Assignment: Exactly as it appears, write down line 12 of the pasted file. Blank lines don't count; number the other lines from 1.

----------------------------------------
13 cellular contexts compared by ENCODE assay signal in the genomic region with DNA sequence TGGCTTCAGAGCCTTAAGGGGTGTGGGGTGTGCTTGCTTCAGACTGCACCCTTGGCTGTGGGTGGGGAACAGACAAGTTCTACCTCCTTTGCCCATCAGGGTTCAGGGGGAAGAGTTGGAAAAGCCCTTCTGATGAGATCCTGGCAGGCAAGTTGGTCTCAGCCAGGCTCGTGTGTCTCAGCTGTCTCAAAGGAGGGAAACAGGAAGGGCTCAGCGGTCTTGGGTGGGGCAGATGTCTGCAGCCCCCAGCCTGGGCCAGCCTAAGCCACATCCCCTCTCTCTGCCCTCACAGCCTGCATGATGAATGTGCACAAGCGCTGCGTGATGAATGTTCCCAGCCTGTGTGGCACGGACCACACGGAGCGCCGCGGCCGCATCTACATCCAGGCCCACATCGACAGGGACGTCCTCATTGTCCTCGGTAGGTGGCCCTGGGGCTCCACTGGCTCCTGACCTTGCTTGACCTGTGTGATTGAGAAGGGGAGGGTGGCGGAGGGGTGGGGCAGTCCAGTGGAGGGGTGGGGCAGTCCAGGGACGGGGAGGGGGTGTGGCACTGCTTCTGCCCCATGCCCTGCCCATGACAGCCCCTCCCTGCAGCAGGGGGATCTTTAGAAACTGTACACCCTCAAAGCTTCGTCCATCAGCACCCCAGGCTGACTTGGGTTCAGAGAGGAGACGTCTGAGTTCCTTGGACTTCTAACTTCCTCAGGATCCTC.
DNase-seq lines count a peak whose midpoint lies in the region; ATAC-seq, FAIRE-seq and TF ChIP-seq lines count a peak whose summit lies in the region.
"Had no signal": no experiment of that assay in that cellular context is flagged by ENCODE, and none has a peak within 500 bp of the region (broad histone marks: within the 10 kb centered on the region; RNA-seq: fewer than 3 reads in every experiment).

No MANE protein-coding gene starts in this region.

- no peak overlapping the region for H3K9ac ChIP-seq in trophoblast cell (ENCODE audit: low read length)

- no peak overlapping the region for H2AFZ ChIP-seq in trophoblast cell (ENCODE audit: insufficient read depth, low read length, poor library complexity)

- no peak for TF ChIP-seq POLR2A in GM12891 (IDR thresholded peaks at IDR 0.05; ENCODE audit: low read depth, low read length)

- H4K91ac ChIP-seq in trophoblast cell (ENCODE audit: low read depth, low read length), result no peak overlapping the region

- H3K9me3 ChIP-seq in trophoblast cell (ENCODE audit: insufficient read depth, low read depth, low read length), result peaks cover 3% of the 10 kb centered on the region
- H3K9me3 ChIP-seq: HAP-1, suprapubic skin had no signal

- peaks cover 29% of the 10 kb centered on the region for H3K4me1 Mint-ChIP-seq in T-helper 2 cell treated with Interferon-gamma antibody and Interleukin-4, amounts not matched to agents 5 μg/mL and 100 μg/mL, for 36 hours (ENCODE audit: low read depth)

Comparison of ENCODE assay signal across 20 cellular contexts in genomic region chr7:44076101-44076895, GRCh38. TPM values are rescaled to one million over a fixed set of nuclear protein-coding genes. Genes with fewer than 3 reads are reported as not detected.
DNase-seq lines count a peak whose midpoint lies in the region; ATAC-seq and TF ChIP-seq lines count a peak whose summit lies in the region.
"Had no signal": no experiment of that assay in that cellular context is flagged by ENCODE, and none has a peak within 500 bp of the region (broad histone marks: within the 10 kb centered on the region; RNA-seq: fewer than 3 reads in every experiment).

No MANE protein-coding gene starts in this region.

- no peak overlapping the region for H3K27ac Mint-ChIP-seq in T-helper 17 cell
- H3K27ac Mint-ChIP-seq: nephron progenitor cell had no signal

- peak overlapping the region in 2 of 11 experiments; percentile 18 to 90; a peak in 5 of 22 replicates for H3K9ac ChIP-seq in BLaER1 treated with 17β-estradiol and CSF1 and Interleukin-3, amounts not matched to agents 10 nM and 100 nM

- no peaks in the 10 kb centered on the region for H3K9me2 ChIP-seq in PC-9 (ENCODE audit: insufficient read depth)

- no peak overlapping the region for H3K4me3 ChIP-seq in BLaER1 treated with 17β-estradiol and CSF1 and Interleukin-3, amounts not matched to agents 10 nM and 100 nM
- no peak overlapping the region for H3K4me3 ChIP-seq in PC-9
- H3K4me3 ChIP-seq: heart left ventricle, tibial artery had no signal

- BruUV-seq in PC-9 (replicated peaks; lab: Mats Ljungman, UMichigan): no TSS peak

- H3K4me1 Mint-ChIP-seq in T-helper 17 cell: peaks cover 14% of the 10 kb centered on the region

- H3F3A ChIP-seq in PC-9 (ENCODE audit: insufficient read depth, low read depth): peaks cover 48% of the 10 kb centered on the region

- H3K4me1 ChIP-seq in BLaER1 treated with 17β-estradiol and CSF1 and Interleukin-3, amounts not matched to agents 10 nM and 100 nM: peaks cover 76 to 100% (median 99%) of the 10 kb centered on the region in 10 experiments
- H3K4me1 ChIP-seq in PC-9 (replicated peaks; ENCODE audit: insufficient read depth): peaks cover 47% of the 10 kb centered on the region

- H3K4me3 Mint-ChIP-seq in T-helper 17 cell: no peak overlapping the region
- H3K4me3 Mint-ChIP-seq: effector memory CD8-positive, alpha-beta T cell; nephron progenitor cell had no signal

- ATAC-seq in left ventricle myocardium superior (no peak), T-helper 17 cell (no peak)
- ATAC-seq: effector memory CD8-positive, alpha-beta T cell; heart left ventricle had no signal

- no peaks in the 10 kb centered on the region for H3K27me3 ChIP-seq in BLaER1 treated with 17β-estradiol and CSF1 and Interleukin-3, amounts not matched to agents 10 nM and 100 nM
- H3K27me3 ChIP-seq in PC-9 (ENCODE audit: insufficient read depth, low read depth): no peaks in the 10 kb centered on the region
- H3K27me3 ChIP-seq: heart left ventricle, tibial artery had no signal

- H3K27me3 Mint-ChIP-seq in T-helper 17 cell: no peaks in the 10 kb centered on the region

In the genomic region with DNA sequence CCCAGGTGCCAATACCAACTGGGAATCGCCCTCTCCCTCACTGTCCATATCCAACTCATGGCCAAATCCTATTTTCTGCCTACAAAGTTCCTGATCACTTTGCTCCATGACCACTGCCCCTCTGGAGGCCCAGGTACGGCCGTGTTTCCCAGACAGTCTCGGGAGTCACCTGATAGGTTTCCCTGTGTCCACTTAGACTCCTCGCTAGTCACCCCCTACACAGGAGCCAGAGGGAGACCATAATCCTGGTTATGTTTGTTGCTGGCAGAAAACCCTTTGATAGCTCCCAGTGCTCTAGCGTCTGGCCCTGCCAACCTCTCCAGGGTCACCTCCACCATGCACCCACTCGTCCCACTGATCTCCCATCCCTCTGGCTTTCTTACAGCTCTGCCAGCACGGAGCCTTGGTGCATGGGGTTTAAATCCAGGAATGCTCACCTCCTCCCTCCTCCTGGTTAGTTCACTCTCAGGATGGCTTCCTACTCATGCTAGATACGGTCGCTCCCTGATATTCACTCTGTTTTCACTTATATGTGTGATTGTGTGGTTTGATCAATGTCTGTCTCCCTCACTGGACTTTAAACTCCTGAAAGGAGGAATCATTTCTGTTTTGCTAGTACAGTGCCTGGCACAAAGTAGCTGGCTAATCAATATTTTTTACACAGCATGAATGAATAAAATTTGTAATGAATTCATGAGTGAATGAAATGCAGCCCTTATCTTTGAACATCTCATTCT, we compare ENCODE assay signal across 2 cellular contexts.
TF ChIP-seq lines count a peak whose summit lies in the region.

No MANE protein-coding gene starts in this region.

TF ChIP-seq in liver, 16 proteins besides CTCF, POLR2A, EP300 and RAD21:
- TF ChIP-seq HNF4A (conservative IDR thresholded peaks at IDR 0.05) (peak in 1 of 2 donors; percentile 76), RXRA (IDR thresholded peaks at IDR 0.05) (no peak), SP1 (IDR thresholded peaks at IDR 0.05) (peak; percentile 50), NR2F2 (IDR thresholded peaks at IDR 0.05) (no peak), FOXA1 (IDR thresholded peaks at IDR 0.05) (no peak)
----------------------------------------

Comparison of ENCODE assay signal across 20 cellular contexts in genomic region chr7:44076101-44076895, GRCh38. TPM values are rescaled to one million over a fixed set of nuclear protein-coding genes. Genes with fewer than 3 reads are reported as not detected.